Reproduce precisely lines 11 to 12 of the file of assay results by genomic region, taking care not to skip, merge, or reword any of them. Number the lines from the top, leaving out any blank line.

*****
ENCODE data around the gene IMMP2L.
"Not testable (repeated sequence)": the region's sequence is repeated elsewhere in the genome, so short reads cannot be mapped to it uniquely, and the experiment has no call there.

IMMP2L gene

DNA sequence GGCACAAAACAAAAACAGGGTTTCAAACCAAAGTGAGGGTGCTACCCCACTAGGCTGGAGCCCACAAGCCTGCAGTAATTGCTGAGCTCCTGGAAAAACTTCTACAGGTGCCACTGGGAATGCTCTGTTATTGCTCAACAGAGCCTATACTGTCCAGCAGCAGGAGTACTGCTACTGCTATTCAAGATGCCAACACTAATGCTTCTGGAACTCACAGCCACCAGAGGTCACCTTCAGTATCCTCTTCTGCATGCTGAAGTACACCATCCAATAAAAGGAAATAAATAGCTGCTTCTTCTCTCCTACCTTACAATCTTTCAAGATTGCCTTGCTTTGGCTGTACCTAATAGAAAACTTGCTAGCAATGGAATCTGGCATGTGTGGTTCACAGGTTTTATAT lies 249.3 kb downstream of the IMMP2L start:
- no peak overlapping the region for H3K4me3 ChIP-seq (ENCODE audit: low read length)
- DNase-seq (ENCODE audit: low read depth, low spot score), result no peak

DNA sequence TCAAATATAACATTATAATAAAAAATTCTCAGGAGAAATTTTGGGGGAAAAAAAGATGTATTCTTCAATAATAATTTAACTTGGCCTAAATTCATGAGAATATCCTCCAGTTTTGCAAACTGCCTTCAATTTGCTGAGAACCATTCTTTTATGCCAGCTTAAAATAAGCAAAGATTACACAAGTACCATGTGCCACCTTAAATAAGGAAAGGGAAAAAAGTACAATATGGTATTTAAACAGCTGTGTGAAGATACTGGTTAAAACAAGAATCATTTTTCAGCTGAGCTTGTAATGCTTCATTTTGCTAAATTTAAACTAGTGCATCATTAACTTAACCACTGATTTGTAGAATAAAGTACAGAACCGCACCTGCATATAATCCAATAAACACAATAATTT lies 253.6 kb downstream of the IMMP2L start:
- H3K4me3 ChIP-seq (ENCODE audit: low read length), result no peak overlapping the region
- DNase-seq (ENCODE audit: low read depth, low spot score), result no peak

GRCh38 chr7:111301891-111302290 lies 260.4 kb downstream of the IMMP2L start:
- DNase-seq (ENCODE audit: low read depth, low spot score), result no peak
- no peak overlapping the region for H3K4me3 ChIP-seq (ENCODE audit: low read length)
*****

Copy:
- DNase-seq (ENCODE audit: low read depth, low spot score), result no peak
- no peak overlapping the region for H3K4me3 ChIP-seq (ENCODE audit: low read length)